and say that 10% is a great threshold, but she never actually has to you know deal with the randomness and arbitrariness of that number or the complexity.

Michael Johnston: yep.

Arbitrary is a good word.

yeah subjective and arbitrary those have been that the two.

words that you’ve used today that have jumped out at me.

Andy Hagans: You know and said sorry to be the bearer of bad news in the adult industry.

But, but now, maybe here would be some good news so speaking of policy and good ideas and bad ideas it looks like we may actually get a build back better bill and a slimmed down version of it that Senator Joe Manchin has agreed to.

sort of contradicting some of his prior statements, but I guess that’s besides the point.

And I think for alternatives, you know it’s maybe it’s a mixed bag right because.

The plan is going to close the quote unquote carried interest loophole as well as establish a minimum corporate tax rate.

And you know we can get into those details, but one thing that I point out right off the BAT is closing this carried interest lupul doesn’t actually raise that many dollars and cents for the Federal Government.

Michael Johnston: yeah that that’s right Andy I think it’s 14 billion is that the number that I think it’s going to raise.

And I think I did the math I think that that funds, the government for less than a day I think it’s like 18 hours based on on what we spent last year, so.

So so yeah it’s not that much money, and you know look, this has been a controversial topic I think it’s article said.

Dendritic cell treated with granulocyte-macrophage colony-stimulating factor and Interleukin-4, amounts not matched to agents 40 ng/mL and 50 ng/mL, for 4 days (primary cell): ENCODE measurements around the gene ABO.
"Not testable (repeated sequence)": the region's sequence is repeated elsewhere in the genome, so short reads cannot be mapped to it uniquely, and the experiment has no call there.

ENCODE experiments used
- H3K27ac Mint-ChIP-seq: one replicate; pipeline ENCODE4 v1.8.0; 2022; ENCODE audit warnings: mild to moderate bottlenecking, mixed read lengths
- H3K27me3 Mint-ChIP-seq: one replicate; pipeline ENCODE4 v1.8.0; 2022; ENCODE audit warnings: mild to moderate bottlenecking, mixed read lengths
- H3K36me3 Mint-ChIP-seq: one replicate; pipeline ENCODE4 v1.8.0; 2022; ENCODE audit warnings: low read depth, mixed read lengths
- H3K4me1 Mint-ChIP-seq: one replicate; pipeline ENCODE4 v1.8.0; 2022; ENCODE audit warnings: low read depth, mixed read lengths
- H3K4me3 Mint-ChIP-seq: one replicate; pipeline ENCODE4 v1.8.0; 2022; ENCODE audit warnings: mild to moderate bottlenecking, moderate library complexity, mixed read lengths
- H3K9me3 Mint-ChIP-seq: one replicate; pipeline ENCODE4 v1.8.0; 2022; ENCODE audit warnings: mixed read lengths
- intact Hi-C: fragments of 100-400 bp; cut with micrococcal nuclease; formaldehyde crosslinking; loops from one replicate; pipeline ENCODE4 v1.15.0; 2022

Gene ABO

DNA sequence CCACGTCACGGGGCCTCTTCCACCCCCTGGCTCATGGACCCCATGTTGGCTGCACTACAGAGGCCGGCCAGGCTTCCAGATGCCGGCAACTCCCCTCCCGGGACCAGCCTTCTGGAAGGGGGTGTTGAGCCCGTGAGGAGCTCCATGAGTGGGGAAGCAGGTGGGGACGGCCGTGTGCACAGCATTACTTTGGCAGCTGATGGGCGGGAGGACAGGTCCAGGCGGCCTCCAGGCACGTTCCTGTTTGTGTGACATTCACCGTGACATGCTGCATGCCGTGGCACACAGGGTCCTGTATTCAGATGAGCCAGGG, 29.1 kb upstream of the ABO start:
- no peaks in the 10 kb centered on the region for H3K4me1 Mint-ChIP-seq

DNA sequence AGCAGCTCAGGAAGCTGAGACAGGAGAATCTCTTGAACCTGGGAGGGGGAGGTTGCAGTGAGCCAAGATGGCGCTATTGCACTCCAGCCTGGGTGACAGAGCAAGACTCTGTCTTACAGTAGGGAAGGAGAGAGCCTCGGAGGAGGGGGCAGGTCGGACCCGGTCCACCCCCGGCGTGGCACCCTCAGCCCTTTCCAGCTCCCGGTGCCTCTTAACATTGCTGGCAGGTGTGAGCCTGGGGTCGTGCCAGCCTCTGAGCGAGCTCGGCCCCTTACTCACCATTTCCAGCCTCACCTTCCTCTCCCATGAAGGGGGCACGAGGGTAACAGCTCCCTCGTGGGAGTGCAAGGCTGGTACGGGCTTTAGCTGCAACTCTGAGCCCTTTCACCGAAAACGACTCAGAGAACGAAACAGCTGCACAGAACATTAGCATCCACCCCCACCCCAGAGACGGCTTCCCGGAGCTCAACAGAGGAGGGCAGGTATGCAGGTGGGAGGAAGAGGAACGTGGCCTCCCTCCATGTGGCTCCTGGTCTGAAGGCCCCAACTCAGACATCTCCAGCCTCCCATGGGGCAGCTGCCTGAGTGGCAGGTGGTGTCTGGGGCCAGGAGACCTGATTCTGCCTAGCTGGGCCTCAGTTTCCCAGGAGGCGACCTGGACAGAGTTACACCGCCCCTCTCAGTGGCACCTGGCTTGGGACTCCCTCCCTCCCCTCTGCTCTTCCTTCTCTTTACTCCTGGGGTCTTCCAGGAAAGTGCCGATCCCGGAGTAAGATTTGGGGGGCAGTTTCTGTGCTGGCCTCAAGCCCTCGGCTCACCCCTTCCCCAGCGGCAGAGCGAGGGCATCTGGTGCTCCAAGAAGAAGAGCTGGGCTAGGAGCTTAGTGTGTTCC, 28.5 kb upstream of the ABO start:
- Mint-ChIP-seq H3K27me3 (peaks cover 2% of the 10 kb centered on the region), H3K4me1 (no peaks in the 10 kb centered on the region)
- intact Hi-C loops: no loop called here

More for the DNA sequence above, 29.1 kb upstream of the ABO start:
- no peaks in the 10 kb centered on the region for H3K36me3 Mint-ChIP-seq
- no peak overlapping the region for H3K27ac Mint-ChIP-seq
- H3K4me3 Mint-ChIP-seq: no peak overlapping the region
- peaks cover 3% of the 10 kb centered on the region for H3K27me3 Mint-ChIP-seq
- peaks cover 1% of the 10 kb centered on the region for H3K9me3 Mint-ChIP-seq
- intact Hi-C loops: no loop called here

Every President since since I think, was the first Bush or excuse me, since since George W Bush, the second Bush has tried to close this loophole and it.

Has has failed, so it looks like it’s going to get done, although you know I wouldn’t be surprised if given the difficulties closing this in the past, if it doesn’t so.

yeah I know there’s some some strong feelings on this, I think you know there’s one side that says this is earned income, it should be taxed as earned income.

You know I think there’s another side that you can say, well, private equity, they yes, we like to portray them as being These evil folks on Wall Street, who are.

Who are you know doing these horrible things, but the reality is they invest in a lot of small businesses.

and small and midsize businesses and that capital is crucial and now if you’re if you’re taxing them at a higher rate that means they’re going to have less money to pump into pumped into small businesses and to help entrepreneurs grow and launch their companies.